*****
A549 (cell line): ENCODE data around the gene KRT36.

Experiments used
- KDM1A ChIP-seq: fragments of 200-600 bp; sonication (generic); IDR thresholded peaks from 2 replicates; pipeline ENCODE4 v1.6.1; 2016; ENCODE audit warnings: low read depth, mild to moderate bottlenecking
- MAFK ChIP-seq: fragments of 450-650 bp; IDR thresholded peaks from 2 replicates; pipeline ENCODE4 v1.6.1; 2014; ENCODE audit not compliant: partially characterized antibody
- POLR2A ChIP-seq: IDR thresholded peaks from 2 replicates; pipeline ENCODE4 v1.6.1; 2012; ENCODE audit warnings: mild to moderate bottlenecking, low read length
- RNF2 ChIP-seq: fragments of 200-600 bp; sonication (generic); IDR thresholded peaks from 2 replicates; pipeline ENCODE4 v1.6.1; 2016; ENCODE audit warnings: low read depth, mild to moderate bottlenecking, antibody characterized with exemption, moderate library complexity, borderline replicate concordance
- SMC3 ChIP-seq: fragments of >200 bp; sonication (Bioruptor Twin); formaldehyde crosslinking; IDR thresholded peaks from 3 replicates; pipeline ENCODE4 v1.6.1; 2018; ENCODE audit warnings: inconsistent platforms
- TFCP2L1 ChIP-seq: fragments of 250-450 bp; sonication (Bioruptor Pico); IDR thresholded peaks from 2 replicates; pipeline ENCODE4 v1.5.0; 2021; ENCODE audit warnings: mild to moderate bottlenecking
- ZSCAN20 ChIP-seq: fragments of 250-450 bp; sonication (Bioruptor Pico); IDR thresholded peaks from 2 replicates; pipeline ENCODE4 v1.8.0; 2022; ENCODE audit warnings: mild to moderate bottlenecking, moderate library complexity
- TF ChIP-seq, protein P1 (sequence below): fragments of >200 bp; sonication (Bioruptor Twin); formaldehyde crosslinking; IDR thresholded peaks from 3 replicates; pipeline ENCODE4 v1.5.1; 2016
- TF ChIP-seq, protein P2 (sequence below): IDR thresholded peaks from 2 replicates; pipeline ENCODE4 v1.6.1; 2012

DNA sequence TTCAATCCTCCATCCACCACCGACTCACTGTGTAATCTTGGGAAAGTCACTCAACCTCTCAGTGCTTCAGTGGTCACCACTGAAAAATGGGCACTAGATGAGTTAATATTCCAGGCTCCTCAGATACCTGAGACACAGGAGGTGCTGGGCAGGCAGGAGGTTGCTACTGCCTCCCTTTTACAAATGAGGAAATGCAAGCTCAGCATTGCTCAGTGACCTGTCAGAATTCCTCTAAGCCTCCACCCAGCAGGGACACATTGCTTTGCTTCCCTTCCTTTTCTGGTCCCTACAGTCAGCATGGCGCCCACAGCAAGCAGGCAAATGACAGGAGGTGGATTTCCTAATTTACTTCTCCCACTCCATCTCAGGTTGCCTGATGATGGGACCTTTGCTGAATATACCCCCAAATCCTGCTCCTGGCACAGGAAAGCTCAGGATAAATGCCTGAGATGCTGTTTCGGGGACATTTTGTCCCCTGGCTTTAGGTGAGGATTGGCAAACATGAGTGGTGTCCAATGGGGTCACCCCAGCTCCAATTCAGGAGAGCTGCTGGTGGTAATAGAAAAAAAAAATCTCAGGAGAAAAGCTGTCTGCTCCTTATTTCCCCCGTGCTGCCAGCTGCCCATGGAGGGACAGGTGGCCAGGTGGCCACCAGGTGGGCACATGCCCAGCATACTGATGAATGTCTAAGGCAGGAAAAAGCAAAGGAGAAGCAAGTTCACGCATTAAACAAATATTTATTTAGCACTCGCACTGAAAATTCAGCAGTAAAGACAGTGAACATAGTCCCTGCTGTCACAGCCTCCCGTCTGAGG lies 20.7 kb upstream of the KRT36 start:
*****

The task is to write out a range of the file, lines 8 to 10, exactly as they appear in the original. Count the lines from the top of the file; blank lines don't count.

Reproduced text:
- TFCP2L1 ChIP-seq: fragments of 250-450 bp; sonication (Bioruptor Pico); IDR thresholded peaks from 2 replicates; pipeline ENCODE4 v1.5.0; 2021; ENCODE audit warnings: mild to moderate bottlenecking
- ZSCAN20 ChIP-seq: fragments of 250-450 bp; sonication (Bioruptor Pico); IDR thresholded peaks from 2 replicates; pipeline ENCODE4 v1.8.0; 2022; ENCODE audit warnings: mild to moderate bottlenecking, moderate library complexity
- TF ChIP-seq, protein P1 (sequence below): fragments of >200 bp; sonication (Bioruptor Twin); formaldehyde crosslinking; IDR thresholded peaks from 3 replicates; pipeline ENCODE4 v1.5.1; 2016